Credit Suisse’s attempt to differentiate its multi-manager range by offering regional portfolios appears to have backfired after IFAs failed to buy into the concept.
The group is set to merge the European, North American and Japanese portfolios into its international fund while the Asia Pacific fund will be rolled into its emerging markets vehicle.
Co-head of multi-manager Graham Duce says poor take-up of the funds shows that advisers seem to prefer fund managers to make the geographic asset allocation calls. The four regional funds have attracted only £75m since launch in August 2001.
Duce and co-head Aidan Kearney, who officially took over the funds in April, also want to shape the range to better suit their styles. Duce says: “We saw opportunities to make improvement for investors. Now we have our feet under the table, Aidan, myself and the team want to make the funds our own.”
Duce says the international fund will now have £60m in assets spread across 20 underlying funds while the emerging markets portfolio will hold about £20m in 15 underlying portfolios.
He says: “We felt that while the European, North American and Japanese portfolios could be merged into international, the Asia Pacific market has enough scope to warrant being placed in the emerging markets fund, an area where opportunities are growing rapidly.”
Chelsea Financial Services managing director Darius McDermott says: “It is the right decision to move away from the regional strategy and shows that the group is willing to be proactive over its fund range. Most advisers would have felt that these proposals would have been in the pipeline as those funds simply have not gathered the attention that the group had originally hoped.”
Investment Management Association figures show the Asia Pacific and Japanese portfolios have delivered fourth-quartile returns over the past three years. But what really reflects the lack of interest in geographic funds is that despite the European and North American portfolios sitting in the first and second quartiles respectively, they have pulled in only £55m between them.
Hargreaves Lansdown senior investment adviser Ben Yearsley says: “Aside from the whole question of demand for the product, CSAM has also seen its sales and marketing fall apart in recent times, having lost a host of senior members of the team. That makes a big difference as these guys are not going out talking to IFAs and offering these products to them. You then have to throw in the fact that nobody is buying the US at the moment as it is such poor value.”
Credit Suisse will also be looking over its shoulder at Thames River Capital, which poached multi-manager duo Gary Potter and Robert Burdett in February. Thames River is mobilising its sales and marketing arms to launch a massive asset gathering campaign on their arrival later this month.
Bestinvest senior investment adviser Hugo Shaw says: “On the one hand, Credit Suisse wants economies of scale and this provides it, without diluting access to certain geographical asset allocation calls. However, it has been well documented that CSAM has struggled as an asset manager and with the former multi-manager duo set to launch at Thames River, the question some investors will be asking is why should we stay with the old offering if the previous managers are starting off somewhere new?”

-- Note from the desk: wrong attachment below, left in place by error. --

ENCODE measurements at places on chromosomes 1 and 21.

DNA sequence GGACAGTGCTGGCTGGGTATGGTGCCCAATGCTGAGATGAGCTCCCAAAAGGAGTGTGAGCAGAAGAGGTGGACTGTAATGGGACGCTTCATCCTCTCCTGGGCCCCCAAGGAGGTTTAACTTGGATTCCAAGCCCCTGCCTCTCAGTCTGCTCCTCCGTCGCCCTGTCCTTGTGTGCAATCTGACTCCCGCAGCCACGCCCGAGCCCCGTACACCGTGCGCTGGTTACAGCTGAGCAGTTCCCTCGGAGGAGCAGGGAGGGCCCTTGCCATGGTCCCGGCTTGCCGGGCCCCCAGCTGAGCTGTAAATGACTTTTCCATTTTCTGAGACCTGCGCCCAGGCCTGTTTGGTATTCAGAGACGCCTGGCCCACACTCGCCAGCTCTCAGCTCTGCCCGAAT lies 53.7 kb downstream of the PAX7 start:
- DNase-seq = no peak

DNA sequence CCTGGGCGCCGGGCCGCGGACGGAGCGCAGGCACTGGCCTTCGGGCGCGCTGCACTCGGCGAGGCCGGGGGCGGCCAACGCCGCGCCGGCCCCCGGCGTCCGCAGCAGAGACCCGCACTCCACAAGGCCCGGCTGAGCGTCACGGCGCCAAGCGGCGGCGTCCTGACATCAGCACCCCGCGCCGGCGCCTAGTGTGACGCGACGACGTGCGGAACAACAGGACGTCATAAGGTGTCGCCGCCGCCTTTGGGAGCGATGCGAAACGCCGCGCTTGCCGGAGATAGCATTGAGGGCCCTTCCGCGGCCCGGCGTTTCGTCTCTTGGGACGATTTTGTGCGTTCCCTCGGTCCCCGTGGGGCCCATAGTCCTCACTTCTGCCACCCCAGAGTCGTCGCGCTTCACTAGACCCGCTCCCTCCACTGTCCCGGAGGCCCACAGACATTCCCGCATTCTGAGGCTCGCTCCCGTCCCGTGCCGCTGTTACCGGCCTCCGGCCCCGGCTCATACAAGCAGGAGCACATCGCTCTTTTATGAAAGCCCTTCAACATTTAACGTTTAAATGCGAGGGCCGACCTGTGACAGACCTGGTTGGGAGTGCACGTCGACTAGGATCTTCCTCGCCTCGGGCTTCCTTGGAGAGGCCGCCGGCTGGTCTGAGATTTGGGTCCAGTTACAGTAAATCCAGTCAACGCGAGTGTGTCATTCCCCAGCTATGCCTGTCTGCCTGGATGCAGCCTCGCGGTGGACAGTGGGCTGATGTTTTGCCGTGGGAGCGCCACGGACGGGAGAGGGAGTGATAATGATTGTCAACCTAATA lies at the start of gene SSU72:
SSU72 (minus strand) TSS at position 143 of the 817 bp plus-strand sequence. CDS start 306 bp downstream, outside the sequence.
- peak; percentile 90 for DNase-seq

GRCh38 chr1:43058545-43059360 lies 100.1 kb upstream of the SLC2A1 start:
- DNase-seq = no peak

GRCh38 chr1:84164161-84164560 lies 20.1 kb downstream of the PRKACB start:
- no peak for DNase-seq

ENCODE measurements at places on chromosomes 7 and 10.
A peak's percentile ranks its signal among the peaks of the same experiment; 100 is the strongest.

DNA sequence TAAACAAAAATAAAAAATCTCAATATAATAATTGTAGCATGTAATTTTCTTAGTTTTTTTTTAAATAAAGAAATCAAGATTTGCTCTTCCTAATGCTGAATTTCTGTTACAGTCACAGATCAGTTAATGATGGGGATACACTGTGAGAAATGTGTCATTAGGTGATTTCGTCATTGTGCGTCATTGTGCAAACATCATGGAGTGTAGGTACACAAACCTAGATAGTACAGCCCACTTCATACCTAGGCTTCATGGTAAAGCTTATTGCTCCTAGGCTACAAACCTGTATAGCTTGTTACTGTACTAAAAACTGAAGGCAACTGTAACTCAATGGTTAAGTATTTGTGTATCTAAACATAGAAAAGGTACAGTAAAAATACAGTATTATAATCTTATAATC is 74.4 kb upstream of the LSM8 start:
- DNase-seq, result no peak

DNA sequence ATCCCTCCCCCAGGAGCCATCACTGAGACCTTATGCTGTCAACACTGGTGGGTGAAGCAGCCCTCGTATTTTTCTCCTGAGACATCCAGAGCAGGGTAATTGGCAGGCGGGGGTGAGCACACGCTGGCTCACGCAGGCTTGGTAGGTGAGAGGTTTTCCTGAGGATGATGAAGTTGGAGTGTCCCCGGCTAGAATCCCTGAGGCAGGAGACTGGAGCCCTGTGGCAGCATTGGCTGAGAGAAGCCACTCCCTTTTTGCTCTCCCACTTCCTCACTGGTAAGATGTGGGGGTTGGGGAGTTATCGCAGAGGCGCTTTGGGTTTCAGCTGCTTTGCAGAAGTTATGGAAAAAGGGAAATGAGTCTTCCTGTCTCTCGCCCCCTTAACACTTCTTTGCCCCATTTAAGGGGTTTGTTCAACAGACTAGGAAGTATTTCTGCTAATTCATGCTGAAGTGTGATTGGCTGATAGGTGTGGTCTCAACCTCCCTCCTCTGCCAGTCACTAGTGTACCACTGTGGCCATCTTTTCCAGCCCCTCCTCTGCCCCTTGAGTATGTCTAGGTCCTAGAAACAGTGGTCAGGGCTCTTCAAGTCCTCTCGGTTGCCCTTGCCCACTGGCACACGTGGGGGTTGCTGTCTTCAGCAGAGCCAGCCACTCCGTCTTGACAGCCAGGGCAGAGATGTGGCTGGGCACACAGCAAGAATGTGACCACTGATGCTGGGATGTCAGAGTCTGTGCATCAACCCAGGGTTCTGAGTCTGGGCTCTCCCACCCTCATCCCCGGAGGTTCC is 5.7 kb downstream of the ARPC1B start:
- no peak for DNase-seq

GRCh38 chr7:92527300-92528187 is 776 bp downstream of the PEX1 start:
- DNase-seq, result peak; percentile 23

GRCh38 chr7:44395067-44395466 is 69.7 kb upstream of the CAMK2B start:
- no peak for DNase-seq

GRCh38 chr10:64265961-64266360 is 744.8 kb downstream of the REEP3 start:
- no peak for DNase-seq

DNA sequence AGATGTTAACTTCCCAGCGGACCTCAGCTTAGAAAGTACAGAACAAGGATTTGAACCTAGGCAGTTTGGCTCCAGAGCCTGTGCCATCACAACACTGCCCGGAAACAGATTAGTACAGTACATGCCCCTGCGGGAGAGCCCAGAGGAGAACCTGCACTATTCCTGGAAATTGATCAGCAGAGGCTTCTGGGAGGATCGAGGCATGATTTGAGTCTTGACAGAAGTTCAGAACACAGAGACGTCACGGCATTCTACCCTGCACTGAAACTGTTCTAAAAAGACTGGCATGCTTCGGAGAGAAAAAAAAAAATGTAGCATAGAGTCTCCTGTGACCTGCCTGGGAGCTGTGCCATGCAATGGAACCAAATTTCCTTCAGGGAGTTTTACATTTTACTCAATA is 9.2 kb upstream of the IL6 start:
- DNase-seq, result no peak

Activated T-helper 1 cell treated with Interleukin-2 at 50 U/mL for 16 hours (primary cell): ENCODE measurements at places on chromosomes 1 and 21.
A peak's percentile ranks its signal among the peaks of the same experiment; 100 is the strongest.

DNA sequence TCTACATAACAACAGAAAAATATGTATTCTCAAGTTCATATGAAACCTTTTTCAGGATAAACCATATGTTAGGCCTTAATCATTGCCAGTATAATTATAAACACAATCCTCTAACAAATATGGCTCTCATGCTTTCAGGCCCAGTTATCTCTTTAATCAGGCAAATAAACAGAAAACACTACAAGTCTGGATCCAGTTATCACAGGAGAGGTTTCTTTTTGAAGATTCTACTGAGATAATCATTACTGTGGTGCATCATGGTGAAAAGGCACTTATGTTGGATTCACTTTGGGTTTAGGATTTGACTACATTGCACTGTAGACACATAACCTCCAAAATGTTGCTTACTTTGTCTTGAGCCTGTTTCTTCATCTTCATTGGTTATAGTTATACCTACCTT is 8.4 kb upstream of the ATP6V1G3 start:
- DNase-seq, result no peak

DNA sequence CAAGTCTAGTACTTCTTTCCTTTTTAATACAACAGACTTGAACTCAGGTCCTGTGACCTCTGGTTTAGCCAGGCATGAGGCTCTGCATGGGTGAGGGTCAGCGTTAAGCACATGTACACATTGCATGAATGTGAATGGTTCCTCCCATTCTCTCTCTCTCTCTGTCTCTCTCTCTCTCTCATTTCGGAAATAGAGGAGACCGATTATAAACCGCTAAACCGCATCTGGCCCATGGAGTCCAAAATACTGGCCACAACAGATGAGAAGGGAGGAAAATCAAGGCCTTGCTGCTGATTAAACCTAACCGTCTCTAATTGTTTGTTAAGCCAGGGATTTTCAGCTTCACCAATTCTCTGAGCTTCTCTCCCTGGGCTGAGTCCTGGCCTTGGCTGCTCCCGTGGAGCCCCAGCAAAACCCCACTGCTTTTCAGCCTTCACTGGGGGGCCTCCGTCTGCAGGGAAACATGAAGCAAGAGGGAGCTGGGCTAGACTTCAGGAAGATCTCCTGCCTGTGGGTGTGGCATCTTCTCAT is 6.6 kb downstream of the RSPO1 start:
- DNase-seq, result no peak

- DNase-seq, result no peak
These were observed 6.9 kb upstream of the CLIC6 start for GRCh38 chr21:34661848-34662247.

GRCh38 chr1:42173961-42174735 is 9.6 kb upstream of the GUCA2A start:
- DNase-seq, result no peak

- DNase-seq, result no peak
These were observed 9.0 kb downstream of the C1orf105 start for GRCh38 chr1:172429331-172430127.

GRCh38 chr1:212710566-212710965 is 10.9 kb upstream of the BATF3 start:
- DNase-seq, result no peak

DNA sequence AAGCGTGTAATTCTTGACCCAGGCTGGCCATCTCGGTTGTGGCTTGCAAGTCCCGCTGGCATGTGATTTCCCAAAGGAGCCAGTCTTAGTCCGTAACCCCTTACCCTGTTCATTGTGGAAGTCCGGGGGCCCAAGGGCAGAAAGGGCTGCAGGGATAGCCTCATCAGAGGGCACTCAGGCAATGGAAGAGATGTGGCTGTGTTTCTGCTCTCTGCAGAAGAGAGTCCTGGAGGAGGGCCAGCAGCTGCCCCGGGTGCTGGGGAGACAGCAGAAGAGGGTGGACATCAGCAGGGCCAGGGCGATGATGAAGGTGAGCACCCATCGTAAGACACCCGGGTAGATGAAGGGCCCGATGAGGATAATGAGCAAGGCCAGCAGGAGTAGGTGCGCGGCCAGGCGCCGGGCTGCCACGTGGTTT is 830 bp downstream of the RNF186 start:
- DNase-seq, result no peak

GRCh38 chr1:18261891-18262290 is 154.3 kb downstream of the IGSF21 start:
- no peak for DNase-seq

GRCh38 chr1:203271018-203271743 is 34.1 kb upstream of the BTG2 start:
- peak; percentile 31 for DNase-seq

McDermott says: “I would doubt it was on that basis as the multi-manager team at CSAM are talented enough not to have to worry about what is going on at other firms. Funds of funds just have to be careful about having vehicles that justify some of the double charging that is going on.”
CSAM is also relaunching the £15m global bond fund as a multi-asset diversified vehicle that will put to use Duce and colleague Rob Bowie’s experience of running such funds during their time on the private banking side of the business.
The fund will give access to a range of assets by investing across what Duce calls “the three silos” of core, satellite and plus. The fund will look to return a 5 per cent annual yield by investing in around 20 underlying vehicles, with exposure across equities, bonds, property and more alternative products such as hedge funds and commodities.
Duce says: “The launch was logical considering the amount of experience Rob Bowie and myself have on the multi-asset side of the business. The vehicle has complete flexibility on asset parameters, with the private banking version’s biggest holdings being 8 per cent in BMP European and American income, which are closed-ended vehicles that make use of covered call options.”
AWD Chase De Vere investment manager Anna Bowes says: “The multi-asset diversified fund was not unexpected as it is Graham Duce’s niche. They are also growing in popularity across the market and I would be surprised if more multi-managers do not follow suit, if they are not already.”
Following the departure of Burdett and Potter, Duce and Kearney have two big pairs of shoes to fill on what is one of the biggest multi-manager ranges in the market. Personalising the range to their own styles should give them more time to show investors what they can do. But with multi-manager as competitive as it has ever been, there will be pressure on them to produce results.